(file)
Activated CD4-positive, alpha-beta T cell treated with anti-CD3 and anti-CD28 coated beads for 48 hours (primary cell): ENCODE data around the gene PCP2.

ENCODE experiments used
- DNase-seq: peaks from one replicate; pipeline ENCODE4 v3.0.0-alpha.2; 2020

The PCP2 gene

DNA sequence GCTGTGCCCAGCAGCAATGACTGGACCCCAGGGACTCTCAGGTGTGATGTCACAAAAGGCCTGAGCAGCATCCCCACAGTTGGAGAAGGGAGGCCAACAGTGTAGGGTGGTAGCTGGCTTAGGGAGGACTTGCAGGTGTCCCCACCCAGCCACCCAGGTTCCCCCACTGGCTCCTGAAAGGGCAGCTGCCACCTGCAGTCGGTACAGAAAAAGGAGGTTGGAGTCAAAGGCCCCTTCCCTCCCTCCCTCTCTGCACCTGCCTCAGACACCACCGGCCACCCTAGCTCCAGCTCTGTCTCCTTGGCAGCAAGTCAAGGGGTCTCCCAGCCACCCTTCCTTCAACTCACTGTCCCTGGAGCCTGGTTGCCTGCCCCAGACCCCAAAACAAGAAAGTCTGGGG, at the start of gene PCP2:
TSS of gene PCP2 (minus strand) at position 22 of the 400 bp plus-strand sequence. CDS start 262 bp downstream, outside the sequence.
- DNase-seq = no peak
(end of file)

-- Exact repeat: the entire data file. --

Activated CD4-positive, alpha-beta T cell treated with anti-CD3 and anti-CD28 coated beads for 48 hours (primary cell): ENCODE data around the gene PCP2.

ENCODE experiments used
- DNase-seq: peaks from one replicate; pipeline ENCODE4 v3.0.0-alpha.2; 2020

The PCP2 gene

DNA sequence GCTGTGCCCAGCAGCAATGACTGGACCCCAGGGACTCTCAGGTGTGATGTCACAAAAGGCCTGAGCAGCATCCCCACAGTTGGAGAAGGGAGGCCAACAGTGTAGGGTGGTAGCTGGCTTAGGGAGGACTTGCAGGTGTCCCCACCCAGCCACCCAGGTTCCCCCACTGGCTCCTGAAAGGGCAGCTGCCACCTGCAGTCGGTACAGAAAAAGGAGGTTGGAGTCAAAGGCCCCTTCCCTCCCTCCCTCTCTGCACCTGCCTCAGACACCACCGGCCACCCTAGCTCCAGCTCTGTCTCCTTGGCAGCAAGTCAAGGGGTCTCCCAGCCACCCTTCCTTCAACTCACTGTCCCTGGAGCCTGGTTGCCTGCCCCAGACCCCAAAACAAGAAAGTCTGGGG, at the start of gene PCP2:
TSS of gene PCP2 (minus strand) at position 22 of the 400 bp plus-strand sequence. CDS start 262 bp downstream, outside the sequence.
- DNase-seq = no peak